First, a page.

1 tsp minced jalapeno (optional – and heck, I added the entire jalapeno! Seeded, of course)

1 scallion, finely chopped

2 tsp honey or agave nectar (I opted for the nectar)

1/2 lime

2 tsp rice vinegar

2 tsp canola/vegetable oil (I used grapeseed)

Pinch of salt, or as needed

Directions:

1) Rinse quinoa in a strainer. Add to saucepan with 2 cups of water. Bring to boil over high heat, reduce to simmer and cook, about 15-20 minute or until water is absorbed and quinoa is fluffy. (If you have a rice cooker, take advantage of using it to cook your quinoa!)

2) Add cooked quinoa to a mixing bowl with black beans, bell pepper, jalapeno, and chopped scallion.

3) In a small jar, combine honey/agave nectar, lime juice, rice vinegar, and vegetable oil. Add a pinch of salt. Put the lid on the jar and shake to emulsify the dressing. Taste, adjust seasoning as needed (should be a bit tart). Pour dressing on quinoa mixture. Toss to distribute dressing evenly.

4) If you are not serving right away, toss salad again before serving and adjust seasoning (dressing will absorb into the quinoa and the salad might need more moisture if it sits for awhile).

My moment of zen

In hindsight, I would not do this again. BUT, on Wednesday, I drove out and back to Asheville (7 hours in the car – what what!). During my brief stay in the beautiful mountain town, I had a chance to sit in one of my favorite places, Green Sage Cafe, enjoy a cup of coffee and a vegan peanut butter cookie while I cleaned data in a spreadsheet.

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If you have to clean data in a spreadsheet, it’s nice to have a cookie to go along with it.

 

 

Keep calm and kayak.

I never envisioned myself kayaking. Granted, I did grow up in a desert. The notion of participating in any water sport felt foreign, outside of the occasional boogie boarding in the Pacific Ocean during an annual San Diego summer vacation.

In July 2015, Aaron and I broke our kayaking-seals in Traverse City, Michigan.

 

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The first taste of kayaking – oh so swet

The 3+ hour journey took us through the calm, meandering Boardman River up the gut of the city, spilling us out into Lake Michigan. Our sense of peace shattered as we battled the wake from dozens of high-speed boats and wave runners. Our tired arms somehow found the last ounces of strength to paddle us in, leaving us exhausted and exhilarated (and gosh, did that ice cream afterward taste even better!)

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Vegan ice cream ftw!

Even after only one kayaking adventure, we both casually expressed the idea of investing in our own. One year and two more rental kayak trips later, we took that step. Aaron spent several weeks researching the various options: price points, length, sit-in or sit-on, etc. He read reviews, reviews, reviews, and drew up a list of about five potential candidates.

I lack the drive to research like Aaron does. I glanced at his list, looked at a few pictures online, and made my decision based on sitting in several at the Dick’s Sporting Goods on a Saturday morning. The moment I sat into the Perception Swifty Deluxe, I knew it was the one. The price was right (reduced to around $350), and the color options were on point.

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You won’t be able to miss us out on the water in these.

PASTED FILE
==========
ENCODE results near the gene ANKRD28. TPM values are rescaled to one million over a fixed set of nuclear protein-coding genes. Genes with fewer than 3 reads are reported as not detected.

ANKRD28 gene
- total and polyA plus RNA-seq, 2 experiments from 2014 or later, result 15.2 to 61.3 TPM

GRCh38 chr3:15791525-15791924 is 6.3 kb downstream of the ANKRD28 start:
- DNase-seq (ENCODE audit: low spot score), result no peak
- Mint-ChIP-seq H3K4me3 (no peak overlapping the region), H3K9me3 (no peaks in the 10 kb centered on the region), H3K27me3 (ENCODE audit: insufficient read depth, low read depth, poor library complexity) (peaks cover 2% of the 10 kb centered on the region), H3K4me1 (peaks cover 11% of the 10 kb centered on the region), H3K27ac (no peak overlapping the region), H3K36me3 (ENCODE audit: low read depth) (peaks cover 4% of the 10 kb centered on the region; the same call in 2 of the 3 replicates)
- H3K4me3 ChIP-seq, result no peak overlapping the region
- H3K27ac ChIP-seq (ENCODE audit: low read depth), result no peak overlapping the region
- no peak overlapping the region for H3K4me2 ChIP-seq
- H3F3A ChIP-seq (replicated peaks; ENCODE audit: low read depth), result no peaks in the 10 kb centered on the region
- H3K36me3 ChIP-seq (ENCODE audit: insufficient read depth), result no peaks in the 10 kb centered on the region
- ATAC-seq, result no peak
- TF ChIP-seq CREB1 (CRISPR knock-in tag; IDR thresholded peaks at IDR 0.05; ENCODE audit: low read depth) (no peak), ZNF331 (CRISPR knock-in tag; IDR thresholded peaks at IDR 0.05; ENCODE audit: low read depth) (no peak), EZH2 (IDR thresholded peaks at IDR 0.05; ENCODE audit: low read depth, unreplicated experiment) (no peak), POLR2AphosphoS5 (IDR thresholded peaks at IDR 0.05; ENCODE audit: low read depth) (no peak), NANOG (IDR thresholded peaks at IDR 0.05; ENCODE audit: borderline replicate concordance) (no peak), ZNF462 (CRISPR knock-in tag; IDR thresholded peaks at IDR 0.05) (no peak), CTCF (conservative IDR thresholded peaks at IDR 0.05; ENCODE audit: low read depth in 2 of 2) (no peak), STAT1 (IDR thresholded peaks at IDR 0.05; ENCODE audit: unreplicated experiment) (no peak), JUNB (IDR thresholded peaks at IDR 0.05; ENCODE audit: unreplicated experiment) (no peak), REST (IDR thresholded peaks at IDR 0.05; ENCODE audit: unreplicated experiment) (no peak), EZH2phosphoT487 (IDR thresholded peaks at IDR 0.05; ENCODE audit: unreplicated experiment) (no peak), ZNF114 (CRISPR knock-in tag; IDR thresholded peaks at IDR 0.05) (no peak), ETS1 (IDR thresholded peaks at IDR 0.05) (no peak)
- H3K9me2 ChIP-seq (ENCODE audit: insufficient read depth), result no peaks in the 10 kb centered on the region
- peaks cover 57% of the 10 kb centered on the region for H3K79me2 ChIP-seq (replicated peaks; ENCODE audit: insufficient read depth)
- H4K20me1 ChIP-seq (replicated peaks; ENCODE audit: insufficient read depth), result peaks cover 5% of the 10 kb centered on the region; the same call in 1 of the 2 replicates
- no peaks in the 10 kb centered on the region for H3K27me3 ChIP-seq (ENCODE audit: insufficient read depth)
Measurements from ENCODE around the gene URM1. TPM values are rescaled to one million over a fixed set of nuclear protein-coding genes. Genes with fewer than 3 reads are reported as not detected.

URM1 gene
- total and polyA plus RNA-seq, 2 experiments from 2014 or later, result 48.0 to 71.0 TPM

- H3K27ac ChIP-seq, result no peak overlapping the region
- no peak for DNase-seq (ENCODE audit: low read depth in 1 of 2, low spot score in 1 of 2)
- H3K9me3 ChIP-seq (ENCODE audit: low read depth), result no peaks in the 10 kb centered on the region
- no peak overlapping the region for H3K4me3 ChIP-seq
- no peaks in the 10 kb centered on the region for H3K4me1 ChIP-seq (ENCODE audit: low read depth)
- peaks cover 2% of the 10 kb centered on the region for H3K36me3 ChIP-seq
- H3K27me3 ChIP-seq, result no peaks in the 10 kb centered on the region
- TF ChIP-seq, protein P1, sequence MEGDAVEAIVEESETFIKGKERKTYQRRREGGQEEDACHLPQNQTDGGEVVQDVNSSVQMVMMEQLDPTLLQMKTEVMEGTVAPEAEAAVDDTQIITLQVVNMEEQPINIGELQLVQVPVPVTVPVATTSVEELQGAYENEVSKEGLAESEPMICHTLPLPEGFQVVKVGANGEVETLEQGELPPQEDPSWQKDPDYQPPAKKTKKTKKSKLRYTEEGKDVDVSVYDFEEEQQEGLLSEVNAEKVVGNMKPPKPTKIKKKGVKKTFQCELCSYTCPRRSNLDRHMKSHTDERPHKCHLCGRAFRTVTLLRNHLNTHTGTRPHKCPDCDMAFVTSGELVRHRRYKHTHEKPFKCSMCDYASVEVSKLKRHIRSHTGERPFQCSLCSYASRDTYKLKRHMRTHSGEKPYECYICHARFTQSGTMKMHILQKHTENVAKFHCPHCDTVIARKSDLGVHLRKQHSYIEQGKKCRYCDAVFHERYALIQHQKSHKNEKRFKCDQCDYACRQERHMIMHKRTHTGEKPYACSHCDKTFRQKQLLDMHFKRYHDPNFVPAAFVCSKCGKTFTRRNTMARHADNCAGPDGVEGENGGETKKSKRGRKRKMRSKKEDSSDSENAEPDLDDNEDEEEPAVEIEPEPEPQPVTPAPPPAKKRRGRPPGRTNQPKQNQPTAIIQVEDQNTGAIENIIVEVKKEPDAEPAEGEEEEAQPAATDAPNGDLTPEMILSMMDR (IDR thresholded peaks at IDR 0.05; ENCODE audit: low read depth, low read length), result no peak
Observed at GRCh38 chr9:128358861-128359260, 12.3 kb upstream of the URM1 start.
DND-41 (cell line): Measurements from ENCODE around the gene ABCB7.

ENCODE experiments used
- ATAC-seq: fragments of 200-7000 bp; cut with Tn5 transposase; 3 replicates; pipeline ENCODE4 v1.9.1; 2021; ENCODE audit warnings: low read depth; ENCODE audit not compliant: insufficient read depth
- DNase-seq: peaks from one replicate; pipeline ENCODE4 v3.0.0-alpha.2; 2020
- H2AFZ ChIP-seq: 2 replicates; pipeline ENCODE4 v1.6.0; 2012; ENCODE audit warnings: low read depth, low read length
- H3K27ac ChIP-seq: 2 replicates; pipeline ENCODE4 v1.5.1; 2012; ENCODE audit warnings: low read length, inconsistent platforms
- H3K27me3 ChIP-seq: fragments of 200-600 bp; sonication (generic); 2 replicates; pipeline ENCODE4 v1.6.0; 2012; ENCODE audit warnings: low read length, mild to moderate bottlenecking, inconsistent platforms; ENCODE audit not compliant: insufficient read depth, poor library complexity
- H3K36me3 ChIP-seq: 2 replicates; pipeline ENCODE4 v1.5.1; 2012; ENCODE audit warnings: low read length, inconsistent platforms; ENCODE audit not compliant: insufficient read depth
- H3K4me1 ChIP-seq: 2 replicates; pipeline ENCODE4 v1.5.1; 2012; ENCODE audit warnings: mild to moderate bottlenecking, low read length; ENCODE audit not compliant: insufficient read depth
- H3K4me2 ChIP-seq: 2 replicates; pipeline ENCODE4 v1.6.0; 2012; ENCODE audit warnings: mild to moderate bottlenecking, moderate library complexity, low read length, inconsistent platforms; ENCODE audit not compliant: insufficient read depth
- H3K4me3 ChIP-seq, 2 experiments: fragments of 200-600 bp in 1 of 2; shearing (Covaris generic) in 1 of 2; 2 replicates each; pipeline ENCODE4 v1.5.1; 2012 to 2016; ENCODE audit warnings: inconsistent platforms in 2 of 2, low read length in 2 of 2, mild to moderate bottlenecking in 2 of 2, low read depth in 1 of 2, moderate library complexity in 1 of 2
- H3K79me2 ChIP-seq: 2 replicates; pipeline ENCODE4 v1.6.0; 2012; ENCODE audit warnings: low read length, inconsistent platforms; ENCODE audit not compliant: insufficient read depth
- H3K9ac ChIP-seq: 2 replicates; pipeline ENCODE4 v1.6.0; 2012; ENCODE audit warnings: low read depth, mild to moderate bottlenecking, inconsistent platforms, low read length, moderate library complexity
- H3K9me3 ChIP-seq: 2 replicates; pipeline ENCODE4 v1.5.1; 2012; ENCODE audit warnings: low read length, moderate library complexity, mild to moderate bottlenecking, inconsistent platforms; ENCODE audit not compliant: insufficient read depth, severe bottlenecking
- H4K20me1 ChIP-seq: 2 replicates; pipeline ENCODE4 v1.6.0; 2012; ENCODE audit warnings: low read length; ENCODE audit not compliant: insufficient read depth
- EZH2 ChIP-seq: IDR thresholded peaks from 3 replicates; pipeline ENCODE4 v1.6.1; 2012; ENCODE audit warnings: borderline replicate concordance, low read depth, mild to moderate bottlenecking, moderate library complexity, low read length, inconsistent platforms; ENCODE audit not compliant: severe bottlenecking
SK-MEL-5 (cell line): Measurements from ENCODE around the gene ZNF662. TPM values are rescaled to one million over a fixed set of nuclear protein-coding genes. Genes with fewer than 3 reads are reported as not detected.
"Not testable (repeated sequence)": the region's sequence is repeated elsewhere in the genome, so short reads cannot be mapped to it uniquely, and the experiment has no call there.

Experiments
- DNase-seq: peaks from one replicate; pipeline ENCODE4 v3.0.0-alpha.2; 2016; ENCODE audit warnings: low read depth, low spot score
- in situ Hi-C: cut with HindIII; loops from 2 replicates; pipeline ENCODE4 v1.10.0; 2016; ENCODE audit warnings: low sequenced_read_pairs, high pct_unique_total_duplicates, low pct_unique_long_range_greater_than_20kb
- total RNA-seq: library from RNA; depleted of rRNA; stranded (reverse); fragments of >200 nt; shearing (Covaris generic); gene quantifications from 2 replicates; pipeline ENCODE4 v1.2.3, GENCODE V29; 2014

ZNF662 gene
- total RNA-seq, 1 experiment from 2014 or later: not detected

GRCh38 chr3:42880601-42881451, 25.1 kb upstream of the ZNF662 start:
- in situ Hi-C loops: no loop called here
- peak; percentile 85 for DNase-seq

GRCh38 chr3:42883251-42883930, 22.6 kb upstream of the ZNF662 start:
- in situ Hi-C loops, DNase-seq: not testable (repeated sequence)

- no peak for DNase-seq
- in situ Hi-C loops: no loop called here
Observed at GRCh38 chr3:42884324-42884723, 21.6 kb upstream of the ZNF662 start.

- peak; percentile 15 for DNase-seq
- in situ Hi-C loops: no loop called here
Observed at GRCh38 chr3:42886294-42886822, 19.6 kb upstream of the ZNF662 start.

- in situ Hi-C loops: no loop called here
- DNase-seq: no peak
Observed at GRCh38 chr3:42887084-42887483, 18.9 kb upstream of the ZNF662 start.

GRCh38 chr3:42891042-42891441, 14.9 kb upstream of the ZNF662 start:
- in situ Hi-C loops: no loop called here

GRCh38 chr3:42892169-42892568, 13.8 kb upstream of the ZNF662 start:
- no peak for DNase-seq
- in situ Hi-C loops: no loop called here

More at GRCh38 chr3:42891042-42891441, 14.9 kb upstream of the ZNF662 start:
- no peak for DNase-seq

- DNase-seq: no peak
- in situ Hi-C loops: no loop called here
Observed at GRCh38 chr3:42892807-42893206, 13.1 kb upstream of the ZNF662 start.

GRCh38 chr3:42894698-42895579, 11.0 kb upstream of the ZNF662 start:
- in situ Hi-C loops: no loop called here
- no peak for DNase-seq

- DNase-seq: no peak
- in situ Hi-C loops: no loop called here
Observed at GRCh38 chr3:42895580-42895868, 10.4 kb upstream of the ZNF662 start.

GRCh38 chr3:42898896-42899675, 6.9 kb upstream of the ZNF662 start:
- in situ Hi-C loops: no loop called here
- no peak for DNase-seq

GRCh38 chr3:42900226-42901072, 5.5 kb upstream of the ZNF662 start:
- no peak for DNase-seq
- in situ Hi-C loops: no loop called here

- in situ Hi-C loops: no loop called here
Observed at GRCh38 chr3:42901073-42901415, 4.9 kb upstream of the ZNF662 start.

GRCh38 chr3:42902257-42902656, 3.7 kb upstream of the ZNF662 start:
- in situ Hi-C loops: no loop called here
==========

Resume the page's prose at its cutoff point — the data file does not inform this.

Aaron took his maiden voyage while I was out in Portland, Oregon, for a conference. But, the next two Saturdays, we tossed up our ‘yaks on our folding J-hooks (purchasing the equipment to go along with owning kayaks = both expensive and important lessons to be learned, including make sure you can drive your car out of the garage with said J-hooks own).

We started close to home, venturing over to Falls Lake both times. I learned several lessons from the first trip out, namely that kayak grips are critical to stop the blistering bonanza.

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Aaron played master photog on our first Falls Lake outing

This past Saturday, two friends joined us as we explored a quieter part of the lake (no boats allowed!), sharing the morning with many birds and plenty of jumping fish.

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Serenity now

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Exploring every cove 

 

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An ideal August morning to be out on the water

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Playing around with filters

I derive so much pleasure from the act of kayaking. The transition between movement and stillness; the sound of the oar dipping into the water, gliding me forward as I try to take in all of the sounds and sights.

Our kayaks open up so many more possibilities on how we can interact with our surroundings. While I’m tired after wrapping up our time on the water, I’m also eagerly anxious for our next trip.

Oh, what adventures await for the rest of 2016 and beyond…

It’s not all about me, as much I as try to think otherwise

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As much as I’d like to believe – and make you believe – that I live for others, if I really sit back and put myself under a microscope, I spend a lot of time worrying about me. I fret over my workout plans; having a quiet space to read; accomplishing the lists of self-generated tasks. I want people and things to fit into my boxes of time and space.

Originally, I drafted a line in this post that I was selfish. Perhaps that statement was the most accurate, and erasing it was my feeble attempt of reframing my own narrative.

I think there’s another quality at play: inflexibility.

I live for structure, order, and efficiency. Some of my fellow YNPN Triangle NC board members have teased me for using such nonprofit colloquialisms as “respect the agenda’ (and rightfully so at times). There comes a point where the desire to have boundaries butts up against…well, you know..other peoples’ feelings, lives, cultures, norms, etc. It becomes an agent of paralysis. It becomes a tool of power that I wield, losing the opportunity to stretch and grow because of my own: “my way or the highway” approach.